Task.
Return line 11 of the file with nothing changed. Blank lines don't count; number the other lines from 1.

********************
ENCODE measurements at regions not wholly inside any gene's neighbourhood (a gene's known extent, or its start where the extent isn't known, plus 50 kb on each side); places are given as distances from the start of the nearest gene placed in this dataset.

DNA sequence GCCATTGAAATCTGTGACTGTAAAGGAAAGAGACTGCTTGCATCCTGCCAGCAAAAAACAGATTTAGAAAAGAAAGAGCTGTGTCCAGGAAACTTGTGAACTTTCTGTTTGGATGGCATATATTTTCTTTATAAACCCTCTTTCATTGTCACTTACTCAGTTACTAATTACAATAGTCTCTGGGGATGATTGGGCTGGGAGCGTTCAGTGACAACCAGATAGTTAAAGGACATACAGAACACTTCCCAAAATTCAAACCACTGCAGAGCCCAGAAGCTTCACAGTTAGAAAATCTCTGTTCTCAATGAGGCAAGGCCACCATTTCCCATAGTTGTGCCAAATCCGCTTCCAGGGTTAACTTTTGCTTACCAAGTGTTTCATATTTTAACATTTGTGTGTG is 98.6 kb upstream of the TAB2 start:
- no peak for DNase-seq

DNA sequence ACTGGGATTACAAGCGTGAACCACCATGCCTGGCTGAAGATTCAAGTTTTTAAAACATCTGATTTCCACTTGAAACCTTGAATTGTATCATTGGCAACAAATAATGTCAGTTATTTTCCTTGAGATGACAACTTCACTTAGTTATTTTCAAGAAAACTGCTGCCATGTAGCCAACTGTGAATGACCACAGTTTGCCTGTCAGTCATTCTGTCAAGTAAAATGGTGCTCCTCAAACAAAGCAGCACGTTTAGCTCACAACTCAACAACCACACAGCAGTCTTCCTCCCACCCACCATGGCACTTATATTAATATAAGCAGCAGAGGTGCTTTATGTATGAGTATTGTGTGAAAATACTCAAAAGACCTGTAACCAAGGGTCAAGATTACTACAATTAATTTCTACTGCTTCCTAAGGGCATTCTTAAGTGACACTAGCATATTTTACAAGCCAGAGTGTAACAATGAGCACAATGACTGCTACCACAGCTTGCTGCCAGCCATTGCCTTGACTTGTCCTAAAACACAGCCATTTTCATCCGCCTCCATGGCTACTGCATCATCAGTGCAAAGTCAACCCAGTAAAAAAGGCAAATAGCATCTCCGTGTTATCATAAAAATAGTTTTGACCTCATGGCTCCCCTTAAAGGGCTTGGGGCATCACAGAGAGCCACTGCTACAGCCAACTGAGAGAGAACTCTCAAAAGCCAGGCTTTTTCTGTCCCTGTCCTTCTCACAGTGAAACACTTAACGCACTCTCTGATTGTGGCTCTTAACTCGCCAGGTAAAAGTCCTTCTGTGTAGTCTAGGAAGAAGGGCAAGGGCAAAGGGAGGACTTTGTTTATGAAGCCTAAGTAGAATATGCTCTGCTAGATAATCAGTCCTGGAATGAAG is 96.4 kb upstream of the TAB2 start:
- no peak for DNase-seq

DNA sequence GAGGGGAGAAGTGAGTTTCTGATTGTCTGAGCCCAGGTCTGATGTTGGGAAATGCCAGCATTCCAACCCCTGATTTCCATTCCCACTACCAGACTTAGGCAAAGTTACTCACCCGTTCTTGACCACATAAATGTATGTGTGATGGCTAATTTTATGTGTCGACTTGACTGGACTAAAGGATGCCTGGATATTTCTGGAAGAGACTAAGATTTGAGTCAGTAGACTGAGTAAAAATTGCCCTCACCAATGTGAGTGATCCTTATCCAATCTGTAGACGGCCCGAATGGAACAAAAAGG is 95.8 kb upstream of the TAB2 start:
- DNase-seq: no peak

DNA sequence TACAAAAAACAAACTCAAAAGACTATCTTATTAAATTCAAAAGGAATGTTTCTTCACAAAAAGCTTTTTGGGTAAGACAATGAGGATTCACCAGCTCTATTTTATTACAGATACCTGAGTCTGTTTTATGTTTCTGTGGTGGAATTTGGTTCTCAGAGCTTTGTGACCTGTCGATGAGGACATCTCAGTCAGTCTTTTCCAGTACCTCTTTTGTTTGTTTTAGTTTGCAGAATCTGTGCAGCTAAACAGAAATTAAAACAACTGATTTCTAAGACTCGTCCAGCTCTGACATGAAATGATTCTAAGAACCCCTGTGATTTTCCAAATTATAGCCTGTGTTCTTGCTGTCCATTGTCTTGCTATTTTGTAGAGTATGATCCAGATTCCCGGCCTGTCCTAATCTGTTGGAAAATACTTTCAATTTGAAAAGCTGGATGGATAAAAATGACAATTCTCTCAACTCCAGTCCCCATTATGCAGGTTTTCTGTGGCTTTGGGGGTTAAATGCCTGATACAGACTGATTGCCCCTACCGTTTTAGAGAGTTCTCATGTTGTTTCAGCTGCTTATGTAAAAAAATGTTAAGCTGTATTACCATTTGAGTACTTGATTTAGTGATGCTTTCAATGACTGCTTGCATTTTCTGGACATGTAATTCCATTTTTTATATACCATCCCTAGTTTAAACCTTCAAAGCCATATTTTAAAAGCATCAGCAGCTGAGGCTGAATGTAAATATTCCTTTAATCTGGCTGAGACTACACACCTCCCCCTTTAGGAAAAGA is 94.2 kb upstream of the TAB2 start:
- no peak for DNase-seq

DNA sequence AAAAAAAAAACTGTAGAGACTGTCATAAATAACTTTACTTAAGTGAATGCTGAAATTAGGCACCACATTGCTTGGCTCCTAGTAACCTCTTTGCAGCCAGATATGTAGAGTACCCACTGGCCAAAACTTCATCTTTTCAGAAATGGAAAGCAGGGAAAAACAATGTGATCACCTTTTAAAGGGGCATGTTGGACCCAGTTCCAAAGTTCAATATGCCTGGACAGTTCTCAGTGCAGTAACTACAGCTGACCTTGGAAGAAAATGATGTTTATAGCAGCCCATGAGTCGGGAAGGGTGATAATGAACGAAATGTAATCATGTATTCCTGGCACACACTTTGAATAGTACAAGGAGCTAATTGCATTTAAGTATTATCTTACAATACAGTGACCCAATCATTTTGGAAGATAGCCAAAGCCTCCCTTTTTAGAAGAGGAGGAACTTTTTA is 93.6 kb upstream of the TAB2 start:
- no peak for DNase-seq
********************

- no peak for DNase-seq